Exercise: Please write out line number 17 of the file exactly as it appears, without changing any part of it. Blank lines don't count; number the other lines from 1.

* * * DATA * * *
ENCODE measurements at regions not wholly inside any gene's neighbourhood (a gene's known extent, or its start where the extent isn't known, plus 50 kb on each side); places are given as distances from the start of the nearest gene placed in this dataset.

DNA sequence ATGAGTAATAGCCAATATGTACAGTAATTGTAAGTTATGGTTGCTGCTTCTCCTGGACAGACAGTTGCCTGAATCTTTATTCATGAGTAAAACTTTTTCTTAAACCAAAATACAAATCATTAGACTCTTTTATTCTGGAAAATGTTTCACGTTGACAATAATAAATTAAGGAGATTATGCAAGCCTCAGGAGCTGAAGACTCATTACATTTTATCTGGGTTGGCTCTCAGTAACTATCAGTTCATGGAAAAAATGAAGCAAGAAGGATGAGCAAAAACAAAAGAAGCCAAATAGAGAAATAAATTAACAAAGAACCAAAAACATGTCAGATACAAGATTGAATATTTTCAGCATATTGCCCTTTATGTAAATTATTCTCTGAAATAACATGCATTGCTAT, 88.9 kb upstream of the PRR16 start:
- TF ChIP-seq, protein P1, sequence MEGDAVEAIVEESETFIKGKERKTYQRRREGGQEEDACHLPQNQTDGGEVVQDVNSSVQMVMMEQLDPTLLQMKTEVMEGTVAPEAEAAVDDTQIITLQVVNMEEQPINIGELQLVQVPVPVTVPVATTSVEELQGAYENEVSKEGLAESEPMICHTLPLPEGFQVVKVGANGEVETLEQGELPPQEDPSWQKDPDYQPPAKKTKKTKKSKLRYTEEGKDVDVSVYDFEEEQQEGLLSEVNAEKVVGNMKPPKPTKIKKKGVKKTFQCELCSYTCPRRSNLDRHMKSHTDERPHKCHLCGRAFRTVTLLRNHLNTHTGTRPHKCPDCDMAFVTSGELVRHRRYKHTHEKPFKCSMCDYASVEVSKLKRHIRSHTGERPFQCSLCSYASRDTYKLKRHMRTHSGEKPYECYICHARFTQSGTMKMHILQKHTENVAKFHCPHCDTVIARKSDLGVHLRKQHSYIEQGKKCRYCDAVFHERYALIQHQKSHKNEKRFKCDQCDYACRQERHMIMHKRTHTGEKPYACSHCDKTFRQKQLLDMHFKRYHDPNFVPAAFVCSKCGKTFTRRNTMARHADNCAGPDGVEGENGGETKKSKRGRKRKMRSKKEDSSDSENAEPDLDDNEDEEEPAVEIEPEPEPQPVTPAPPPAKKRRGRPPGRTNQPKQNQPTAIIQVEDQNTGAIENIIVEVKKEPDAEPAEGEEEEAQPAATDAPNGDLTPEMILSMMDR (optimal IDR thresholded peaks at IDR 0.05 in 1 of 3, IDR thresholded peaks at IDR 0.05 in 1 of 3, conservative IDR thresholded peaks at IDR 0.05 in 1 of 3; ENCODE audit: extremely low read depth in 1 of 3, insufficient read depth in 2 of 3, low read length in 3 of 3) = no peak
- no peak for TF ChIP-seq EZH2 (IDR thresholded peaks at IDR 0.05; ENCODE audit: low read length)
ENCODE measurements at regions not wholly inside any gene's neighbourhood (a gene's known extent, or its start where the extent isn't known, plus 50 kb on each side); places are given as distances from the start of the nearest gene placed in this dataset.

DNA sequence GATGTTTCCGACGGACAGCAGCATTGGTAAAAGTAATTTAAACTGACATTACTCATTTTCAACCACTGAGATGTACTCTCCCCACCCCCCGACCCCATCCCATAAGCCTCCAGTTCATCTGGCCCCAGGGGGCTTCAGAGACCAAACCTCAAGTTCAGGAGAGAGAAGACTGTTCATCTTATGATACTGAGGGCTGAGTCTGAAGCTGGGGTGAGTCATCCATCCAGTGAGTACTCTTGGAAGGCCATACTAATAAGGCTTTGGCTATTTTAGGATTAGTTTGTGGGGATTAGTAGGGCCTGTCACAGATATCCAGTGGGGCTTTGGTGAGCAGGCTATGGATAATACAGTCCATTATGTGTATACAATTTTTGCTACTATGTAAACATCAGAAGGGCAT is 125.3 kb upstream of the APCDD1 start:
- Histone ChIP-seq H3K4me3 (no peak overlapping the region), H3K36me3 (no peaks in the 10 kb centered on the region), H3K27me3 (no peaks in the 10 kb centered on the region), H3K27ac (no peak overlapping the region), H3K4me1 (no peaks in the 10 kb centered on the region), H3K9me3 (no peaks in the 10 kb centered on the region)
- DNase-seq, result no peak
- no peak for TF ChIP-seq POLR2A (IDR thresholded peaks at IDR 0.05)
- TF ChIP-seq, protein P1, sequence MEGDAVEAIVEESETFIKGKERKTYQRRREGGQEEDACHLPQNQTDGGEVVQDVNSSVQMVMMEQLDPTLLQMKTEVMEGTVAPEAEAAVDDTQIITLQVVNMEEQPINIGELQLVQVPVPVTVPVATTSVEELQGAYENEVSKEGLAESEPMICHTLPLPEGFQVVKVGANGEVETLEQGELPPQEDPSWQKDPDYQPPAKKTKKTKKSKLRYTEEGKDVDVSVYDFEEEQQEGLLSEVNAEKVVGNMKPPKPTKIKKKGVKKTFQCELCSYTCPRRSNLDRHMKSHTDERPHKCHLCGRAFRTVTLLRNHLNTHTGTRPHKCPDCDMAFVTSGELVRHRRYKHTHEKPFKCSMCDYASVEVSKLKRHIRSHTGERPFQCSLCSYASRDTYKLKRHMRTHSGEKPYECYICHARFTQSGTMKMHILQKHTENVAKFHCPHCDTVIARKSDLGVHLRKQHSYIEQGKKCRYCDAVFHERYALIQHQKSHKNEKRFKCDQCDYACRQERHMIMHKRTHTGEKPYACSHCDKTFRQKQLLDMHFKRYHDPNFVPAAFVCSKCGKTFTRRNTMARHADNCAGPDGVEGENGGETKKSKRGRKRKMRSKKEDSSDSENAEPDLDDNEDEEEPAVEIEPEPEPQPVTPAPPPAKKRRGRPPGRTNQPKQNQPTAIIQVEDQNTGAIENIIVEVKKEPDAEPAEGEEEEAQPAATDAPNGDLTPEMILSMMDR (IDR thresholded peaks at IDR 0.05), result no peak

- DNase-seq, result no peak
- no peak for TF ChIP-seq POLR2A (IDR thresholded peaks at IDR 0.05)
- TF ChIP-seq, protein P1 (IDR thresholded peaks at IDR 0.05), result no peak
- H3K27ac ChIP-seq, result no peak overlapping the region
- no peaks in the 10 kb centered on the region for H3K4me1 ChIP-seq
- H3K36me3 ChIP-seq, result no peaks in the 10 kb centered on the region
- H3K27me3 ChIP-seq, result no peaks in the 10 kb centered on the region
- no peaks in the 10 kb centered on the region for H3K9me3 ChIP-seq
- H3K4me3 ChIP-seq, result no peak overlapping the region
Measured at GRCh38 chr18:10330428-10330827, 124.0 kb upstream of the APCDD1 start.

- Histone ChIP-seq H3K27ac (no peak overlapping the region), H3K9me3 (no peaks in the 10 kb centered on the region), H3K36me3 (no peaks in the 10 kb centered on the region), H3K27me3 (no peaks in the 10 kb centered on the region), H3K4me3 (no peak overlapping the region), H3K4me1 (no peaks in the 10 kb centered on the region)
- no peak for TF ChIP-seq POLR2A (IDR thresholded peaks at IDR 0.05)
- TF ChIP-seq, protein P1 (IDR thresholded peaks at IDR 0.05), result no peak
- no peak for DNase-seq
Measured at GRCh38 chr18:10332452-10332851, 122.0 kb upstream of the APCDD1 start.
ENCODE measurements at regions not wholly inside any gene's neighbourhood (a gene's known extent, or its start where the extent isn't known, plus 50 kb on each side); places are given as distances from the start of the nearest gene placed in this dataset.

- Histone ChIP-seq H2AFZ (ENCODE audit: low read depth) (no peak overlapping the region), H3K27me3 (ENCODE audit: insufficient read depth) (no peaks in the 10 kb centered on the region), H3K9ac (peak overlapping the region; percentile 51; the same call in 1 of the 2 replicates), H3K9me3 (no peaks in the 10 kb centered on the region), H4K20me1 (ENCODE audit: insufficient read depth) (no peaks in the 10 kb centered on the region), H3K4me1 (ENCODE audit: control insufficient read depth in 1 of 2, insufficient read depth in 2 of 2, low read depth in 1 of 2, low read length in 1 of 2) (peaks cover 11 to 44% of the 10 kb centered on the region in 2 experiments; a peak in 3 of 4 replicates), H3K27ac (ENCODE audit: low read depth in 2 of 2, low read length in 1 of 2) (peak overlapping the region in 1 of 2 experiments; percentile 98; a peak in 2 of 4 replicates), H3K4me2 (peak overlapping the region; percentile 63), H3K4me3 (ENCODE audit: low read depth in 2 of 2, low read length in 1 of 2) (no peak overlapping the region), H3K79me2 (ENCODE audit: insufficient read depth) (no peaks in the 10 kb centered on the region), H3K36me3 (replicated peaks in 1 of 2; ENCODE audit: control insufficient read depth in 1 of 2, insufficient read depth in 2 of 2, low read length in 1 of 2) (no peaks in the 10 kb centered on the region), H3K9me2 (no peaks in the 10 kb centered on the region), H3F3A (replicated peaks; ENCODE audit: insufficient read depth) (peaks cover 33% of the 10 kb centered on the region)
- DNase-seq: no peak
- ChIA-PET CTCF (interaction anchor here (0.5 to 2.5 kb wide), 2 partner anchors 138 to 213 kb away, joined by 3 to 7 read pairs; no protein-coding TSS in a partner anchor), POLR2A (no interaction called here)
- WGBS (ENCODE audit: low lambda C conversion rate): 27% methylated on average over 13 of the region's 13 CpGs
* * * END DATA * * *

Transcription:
- H3K27me3 ChIP-seq, result no peaks in the 10 kb centered on the region